In 1962, science-fiction author Arthur C. Clarke wrote his Three Laws of Prediction, on how to think about future technologies. The third law is by far the most popularly quoted: “Any sufficiently advanced technology is indistinguishable from magic.” Sometimes I wonder if we’re entering a period of history where technology advances at such a fast clip that the thinking of ordinary people about tech starts to approach this sort of superstitious reverence.
It’s a well-heeled paradox that a technologically advanced society, while owing much to science and empirical inquiry, must also rely on the authority of almost Shamanistic experts. We all know there’s no magic in the iPhone, that every function can be traced to basic physical operations that can be easily observed and reproduced. Yet the ordinary person, myself included, is mystified how it works. For that, we must rely on the Geniuses.
In a very real way, the role of technology, even simple technology, is to unstick menial tasks from the user’s experience of linear causality. Rather than start a fire to keep myself warm, I turn up the thermostat and warm air rushes through the heating vent – who knows how? When my car breaks down, I take it to a mechanic. I couldn’t tell you how to fix it any more than I could perform open-heart surgery. Bowing to the authority of auto mechanics isn’t superstitious, but it has elements in common with a belief in magic.
Sir James Frazier, author of the classic work on religion and mythology “The Golden Bough,” describes belief in magic in terms of a dissociation of cause and effect, something like that between my need for warmth and the turning of a thermostat. Frazier organizes this belief into two groups: the principle of Similarity and the principle of Contagion. “Similarity” involves the belief that if certain rituals are performed, a desired outcome will be achieved regardless of the line of causality between the two — like, say, performing a rite to a fertility god to have a good harvest. “Contagion” has to do with belief in the effect of magical objects.
In a way, both the “Similarity” and “Contagion” dynamics are relevant to the modern person’s relationship to technology. If a person can’t draw a line between “how something works,” his belief that it will work approximates “Similarity.” Likewise, a person’s belief that a given product will go on working, regardless of his ignorance as to how, gets into the realm of “Contagion.”
Anthropologist Marcel Mauss described a connection between a society’s understanding of technology and magic in his book “A General Theory of Magic.” Mauss posits that, as magic becomes metaphysically distinct from religion in the development of cultures, and is seen more as a means to practically manipulate nature as opposed to enact communal ritual, it approximates a culture’s understanding of technology, which is also practical. In other words, as societies progress through the stages of rational enlightenment, at certain stages they think of technology and magic as performing similar functions.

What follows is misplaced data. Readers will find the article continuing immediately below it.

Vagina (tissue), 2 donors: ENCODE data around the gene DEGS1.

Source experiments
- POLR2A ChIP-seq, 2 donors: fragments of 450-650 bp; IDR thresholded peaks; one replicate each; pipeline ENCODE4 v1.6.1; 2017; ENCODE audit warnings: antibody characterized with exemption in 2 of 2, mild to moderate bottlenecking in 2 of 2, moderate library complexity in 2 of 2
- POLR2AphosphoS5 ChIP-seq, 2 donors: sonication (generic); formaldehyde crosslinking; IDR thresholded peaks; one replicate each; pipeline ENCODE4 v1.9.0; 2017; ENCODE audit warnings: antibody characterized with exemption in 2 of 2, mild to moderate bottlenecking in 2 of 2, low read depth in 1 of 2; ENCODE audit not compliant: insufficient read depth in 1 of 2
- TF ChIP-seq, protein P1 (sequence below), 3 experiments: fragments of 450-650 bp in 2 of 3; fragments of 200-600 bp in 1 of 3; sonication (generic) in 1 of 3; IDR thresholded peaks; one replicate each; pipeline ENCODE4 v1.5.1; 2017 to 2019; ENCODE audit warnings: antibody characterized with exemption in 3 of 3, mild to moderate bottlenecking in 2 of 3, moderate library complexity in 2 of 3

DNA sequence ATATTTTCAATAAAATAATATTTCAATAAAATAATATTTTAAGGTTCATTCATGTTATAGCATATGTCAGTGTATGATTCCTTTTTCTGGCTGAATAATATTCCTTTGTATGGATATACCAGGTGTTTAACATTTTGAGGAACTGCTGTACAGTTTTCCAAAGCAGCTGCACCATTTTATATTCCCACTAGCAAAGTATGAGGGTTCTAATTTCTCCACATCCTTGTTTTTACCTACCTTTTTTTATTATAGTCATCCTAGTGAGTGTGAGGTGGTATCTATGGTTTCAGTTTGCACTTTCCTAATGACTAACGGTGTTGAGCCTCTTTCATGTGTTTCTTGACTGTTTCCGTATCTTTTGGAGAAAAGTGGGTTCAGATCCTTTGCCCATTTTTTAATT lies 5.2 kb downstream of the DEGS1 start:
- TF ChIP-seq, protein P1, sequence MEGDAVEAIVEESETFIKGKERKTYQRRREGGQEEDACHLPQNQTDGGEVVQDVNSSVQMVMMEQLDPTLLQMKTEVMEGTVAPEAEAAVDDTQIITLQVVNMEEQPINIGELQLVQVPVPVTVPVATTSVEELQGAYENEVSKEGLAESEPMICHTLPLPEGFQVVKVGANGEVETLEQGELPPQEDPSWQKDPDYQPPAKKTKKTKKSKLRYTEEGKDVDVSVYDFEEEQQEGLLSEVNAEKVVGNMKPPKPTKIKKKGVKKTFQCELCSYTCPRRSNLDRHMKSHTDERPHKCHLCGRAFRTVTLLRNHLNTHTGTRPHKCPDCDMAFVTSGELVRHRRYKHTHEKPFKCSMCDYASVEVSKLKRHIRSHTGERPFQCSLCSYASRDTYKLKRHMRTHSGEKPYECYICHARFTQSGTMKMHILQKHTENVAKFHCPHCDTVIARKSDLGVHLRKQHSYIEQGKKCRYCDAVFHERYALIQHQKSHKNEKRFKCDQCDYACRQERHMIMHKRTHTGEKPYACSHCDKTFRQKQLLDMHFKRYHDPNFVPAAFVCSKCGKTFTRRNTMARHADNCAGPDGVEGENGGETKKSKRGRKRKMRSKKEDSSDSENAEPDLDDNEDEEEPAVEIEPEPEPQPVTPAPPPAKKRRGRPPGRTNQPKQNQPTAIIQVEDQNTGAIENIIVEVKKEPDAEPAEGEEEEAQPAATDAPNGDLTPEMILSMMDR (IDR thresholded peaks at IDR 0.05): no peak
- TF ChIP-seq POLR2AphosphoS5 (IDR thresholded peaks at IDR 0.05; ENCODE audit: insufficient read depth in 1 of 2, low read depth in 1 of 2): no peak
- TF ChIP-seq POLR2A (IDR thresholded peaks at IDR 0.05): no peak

But certainly our culture must have evolved well beyond the quagmires of magical thinking, right? Maybe not. Writer and psychologist Matthew Hutson claims that magical thinking is common today, even intrinsic to the human experience itself. Hutson’s definition of magical thinking is quite broad. He includes the ownership of sentimental objects, believing in universal principles of fairness, or even getting mad at inanimate objects when they don’t function properly.
Silicon Valley and the world of technology trades on a belief in magical thinking. It’s not just the complicated circuit-boards of hardware and code and algorithms of software. Magical thinking pervades the rhetoric by which Silicon Valley raises money and advertises and promises its futuristic vision. “Disruption,” when it describes the replacement of old tech for better, is certainly rational. But this word has also come to connote technological advances that defy all rationality, as well as the shifting morality that has emerged as a result of this techno-cultural upheaval.
Look no further than Google for perhaps the most absurd undertaking yet (or forward-thinking, depending on your point of view): Project Calico, the reported mission of which is to “solve death.” This is perhaps the epitome of Clarke’s second law: “The only way of testing the limits of the possible is to venture a little past them to the impossible.”
Building a startup at all could be characterized as an exercise in magic thinking. Recent studies suggest that three out of four venture-backed startups do not return capital for investors, and those that find a way to succeed do so only through tireless work. Founders frame their narrative as romantic. But we all know what happened to the man who read too many romances. He started tilting at windmills.
[Image via Wikimedia]